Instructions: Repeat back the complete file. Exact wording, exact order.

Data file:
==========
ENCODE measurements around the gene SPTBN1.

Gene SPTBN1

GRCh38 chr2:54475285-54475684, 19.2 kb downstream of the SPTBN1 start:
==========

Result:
ENCODE measurements around the gene SPTBN1.

Gene SPTBN1

GRCh38 chr2:54475285-54475684, 19.2 kb downstream of the SPTBN1 start: